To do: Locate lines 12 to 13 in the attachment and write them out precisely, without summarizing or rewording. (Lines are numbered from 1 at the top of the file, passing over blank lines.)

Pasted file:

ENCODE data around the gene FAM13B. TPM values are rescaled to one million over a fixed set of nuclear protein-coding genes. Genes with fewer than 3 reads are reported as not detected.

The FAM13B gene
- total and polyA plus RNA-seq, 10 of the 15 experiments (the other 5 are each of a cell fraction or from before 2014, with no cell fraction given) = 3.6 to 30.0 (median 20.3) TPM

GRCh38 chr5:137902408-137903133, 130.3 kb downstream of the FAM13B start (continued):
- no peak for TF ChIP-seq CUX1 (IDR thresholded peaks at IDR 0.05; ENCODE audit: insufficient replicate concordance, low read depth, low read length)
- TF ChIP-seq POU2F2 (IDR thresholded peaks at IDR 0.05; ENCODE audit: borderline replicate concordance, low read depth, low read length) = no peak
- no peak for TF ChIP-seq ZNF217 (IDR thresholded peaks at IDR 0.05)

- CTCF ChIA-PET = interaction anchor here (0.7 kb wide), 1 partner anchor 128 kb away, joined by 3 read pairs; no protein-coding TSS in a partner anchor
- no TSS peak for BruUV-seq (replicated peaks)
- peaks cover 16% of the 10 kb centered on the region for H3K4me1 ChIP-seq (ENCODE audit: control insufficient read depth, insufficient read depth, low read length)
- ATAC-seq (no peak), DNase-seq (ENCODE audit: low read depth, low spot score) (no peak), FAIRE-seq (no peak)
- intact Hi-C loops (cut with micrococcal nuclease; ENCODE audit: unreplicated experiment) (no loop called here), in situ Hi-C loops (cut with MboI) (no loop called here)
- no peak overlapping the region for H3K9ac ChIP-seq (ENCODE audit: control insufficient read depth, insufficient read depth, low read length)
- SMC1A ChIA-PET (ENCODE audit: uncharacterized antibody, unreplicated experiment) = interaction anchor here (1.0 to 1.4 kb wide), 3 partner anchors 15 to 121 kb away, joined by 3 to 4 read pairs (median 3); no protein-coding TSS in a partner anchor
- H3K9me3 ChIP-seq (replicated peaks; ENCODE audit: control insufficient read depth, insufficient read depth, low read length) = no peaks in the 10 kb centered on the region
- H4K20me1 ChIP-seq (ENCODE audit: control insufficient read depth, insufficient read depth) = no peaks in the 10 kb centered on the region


- intact Hi-C loops (cut with micrococcal nuclease; ENCODE audit: unreplicated experiment) (no loop called here), in situ Hi-C loops (cut with MboI) (no loop called here)
- no peak overlapping the region for H3K9ac ChIP-seq (ENCODE audit: control insufficient read depth, insufficient read depth, low read length)